Will Smoking Weed Affect My Anxiety?
This article originally appeared on VICE U.K.
Weed and anxiety have always been entwined for me. My experience of getting high amounts to an unpleasantly increased heart rate, imagining that all my friends secretly think I’m a cunt and berating myself via a cacophony of second-person internal monologues. It took me a bizarrely long time to realize this was not something I enjoyed, but when I eventually did, learning to say no when passed a spliff became the greatest gift I ever gave myself.
Since I never enjoyed weed in the first place, giving it up wasn’t difficult. But many weed users experience a more conflicted relationship with the drug and their anxiety. Weed use can become a symptom, cure, and underlying condition all rolled into one. Using it might worsen your anxiety—in a larger sense—but allow you to feel better in the short-term. This creates a vicious circle in which you’re using a substance to alleviate the symptoms it causes.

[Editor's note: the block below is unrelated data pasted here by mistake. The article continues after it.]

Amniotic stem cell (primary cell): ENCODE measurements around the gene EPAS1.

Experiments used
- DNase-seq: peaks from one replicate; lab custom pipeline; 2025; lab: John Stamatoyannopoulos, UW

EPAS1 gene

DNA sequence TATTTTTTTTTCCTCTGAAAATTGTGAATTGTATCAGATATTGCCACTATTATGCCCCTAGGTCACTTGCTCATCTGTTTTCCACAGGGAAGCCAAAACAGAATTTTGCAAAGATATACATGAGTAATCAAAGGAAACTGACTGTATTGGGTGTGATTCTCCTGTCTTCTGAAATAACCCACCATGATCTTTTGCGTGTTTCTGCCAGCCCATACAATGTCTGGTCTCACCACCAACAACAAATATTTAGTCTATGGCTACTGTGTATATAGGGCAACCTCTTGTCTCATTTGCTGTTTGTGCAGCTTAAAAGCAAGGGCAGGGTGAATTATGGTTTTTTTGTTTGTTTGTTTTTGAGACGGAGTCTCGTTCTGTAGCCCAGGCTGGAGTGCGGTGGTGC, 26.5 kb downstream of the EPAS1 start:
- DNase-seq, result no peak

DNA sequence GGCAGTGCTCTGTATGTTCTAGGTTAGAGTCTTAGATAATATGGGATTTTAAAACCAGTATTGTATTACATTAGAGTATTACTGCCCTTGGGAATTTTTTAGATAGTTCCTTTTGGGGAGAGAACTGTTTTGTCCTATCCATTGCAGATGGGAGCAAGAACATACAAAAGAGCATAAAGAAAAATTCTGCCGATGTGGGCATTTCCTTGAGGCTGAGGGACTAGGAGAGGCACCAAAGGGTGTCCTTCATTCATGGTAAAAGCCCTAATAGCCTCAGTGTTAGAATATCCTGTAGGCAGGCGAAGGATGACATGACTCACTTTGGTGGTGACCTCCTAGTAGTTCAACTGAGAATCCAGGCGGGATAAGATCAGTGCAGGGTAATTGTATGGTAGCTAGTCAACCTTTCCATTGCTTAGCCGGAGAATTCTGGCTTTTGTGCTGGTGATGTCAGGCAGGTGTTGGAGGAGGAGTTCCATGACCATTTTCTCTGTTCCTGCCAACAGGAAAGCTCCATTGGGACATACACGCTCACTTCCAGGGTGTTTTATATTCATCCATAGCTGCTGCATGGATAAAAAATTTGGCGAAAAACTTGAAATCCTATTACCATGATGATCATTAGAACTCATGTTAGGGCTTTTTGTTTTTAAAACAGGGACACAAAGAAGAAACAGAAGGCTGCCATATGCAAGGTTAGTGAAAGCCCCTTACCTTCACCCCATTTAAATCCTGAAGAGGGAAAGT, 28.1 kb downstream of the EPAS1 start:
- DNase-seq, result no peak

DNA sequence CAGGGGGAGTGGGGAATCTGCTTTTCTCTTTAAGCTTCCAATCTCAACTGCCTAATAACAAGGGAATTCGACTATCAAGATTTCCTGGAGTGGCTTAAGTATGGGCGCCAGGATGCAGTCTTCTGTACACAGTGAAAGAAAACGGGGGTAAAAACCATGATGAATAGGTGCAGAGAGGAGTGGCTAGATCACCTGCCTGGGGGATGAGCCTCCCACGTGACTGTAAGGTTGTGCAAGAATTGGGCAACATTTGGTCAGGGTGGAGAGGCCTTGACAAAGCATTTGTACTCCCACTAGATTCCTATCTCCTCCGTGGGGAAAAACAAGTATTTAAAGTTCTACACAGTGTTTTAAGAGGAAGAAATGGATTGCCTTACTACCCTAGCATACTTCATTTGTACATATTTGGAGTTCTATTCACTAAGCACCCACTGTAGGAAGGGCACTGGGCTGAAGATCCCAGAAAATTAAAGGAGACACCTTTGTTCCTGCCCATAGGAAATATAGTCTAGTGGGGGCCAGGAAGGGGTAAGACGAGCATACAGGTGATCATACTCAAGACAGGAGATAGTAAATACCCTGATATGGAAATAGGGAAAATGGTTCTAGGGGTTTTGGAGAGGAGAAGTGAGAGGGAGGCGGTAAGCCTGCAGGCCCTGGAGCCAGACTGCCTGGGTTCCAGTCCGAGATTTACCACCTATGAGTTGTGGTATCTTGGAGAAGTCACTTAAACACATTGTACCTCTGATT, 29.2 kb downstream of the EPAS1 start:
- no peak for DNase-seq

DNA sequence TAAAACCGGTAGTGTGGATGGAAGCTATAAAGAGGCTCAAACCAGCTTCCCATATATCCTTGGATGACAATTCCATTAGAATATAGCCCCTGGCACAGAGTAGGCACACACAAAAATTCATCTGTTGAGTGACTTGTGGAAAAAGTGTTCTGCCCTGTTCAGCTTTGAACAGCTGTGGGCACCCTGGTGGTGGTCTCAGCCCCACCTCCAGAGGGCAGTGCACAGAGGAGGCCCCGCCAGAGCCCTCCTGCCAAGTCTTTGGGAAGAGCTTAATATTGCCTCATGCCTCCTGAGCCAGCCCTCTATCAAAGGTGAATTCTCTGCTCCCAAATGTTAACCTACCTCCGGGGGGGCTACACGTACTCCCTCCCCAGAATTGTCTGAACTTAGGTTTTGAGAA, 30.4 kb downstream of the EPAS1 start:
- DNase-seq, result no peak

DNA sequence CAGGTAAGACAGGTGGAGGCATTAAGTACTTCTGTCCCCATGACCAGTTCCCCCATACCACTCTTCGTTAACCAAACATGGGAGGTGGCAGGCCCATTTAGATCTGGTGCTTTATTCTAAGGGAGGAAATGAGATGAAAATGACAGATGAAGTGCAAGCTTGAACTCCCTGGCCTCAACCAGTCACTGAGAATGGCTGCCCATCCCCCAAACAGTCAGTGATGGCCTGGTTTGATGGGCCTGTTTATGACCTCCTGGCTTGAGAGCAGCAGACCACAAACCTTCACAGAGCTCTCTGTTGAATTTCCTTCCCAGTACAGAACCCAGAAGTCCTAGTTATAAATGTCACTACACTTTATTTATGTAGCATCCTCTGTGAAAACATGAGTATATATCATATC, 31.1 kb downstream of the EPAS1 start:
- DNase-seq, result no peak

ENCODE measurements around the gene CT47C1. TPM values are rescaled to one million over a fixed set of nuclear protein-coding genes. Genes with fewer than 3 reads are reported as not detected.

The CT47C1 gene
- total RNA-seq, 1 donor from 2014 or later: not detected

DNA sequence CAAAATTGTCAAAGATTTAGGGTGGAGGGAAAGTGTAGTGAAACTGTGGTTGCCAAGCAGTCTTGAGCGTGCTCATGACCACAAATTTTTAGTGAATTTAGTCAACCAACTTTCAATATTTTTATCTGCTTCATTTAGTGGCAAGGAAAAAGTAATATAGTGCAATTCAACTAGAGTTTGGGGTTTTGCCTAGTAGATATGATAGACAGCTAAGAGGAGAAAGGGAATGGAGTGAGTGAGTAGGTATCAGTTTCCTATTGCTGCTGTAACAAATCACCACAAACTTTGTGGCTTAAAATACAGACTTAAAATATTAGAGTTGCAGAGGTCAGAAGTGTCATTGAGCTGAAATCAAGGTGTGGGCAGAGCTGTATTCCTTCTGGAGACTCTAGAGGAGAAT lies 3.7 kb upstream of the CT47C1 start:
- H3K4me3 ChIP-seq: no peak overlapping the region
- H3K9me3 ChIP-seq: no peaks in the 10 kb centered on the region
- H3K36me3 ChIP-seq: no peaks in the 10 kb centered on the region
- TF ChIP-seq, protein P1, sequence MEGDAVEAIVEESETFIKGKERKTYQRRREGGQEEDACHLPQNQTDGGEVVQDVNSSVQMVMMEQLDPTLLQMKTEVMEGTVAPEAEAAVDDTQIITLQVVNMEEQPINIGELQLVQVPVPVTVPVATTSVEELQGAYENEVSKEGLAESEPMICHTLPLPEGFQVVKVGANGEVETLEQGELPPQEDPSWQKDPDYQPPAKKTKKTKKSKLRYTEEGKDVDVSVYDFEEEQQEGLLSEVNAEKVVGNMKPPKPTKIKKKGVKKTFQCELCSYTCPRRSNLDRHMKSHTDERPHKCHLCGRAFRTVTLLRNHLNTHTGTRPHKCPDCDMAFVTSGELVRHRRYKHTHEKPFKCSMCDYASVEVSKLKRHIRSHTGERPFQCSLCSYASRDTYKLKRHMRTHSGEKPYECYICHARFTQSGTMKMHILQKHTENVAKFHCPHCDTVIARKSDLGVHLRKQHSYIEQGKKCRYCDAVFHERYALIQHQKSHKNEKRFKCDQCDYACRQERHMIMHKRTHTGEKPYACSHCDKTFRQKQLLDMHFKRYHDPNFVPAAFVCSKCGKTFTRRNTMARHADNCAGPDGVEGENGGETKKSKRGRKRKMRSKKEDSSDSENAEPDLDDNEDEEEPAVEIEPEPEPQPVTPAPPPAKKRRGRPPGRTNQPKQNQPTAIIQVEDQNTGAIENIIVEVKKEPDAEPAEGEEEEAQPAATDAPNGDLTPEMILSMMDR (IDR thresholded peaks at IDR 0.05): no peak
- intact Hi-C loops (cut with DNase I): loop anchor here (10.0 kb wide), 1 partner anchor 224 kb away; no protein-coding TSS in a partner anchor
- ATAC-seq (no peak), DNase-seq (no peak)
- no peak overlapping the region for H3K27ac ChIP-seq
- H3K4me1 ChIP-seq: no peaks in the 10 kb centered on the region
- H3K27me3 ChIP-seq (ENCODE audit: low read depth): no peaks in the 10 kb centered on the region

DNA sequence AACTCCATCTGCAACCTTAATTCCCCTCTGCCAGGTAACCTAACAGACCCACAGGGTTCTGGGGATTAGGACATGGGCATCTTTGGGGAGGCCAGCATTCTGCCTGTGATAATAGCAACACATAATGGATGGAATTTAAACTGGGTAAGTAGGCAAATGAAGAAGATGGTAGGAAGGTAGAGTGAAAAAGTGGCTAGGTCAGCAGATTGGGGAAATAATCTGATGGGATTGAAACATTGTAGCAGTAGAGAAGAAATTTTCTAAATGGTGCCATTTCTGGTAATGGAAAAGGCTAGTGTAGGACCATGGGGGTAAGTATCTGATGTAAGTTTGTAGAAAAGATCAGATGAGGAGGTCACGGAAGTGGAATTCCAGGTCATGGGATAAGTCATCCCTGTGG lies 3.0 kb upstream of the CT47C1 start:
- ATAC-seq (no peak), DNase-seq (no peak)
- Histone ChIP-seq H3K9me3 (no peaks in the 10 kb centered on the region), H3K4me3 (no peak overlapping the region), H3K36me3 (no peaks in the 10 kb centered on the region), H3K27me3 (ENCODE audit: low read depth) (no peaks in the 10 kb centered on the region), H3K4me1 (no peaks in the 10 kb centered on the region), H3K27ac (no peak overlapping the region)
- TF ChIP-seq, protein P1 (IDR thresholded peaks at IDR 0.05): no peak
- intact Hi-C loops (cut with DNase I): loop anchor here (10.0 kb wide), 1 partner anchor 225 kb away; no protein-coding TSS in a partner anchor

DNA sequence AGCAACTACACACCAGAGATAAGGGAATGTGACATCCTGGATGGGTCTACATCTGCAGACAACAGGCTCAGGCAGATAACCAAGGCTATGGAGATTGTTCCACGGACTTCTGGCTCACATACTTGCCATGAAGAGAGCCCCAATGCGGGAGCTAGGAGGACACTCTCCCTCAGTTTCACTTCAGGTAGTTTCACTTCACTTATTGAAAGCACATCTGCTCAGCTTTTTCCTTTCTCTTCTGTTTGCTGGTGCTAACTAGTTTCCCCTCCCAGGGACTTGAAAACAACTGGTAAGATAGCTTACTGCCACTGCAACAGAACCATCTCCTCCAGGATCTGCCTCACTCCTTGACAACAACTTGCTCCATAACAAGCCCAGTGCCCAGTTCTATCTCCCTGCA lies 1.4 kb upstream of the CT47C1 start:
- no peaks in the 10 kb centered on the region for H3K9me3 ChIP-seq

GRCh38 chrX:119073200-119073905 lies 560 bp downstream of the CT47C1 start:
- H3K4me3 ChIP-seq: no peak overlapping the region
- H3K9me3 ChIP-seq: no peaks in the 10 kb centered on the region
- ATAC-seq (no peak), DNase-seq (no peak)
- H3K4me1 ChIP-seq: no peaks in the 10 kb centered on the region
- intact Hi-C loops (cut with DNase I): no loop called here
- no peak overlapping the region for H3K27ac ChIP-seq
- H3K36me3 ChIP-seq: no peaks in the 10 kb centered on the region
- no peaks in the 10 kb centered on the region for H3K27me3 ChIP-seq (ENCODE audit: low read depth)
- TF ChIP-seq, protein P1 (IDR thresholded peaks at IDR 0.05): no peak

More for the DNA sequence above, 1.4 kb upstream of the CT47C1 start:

WHAT DO USERS THINK?
Amy, 27, a former weed smoker who lives with anxiety, says, “Smoking weed felt like it was positively contributing to my life at the time—it made me less anxious and more at ease about doing things. But actually it was completely destructive because, without it, I would be a complete panicked mess. If I hadn’t used weed, I would have recovered from my severe anxiety period much quicker. Instead, it took me two-and-a-half years.”
It can be difficult to tell whether weed use causes anxiety, or simply exacerbates what was there already. Chris, 22, who developed a panic disorder in his teens after smoking weed habitually, says, “In hindsight, I had always been an overthinking teenager—it’s just how my mind works, and I was able to cope with that in the long-term. Smoking weed definitely made that overthinking worse, though, and more difficult to control. It made me more irrational and irritable.”
The stronger the cannabis you're smoking, the more likely you are to experience adverse side effects.